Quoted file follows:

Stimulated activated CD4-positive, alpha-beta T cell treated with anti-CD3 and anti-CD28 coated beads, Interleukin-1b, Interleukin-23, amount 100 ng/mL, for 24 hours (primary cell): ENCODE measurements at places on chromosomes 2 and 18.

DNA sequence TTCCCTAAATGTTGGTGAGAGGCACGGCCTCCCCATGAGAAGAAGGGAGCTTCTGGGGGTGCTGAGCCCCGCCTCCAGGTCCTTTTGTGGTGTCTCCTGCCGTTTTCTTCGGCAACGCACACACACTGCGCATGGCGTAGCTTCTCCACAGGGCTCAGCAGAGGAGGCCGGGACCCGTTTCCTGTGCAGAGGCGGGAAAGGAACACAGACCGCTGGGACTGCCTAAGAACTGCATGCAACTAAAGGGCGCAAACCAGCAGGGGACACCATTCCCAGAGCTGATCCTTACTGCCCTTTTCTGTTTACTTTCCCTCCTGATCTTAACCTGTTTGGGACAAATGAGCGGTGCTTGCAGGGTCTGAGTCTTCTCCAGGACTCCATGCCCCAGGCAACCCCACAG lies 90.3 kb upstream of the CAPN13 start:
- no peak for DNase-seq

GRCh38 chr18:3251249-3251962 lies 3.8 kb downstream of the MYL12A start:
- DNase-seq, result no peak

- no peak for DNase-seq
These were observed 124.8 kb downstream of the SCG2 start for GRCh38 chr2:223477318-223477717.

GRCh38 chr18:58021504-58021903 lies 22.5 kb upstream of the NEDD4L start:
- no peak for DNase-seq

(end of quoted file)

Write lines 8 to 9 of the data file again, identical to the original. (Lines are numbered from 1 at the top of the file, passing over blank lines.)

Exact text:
GRCh38 chr18:58021504-58021903 lies 22.5 kb upstream of the NEDD4L start:
- no peak for DNase-seq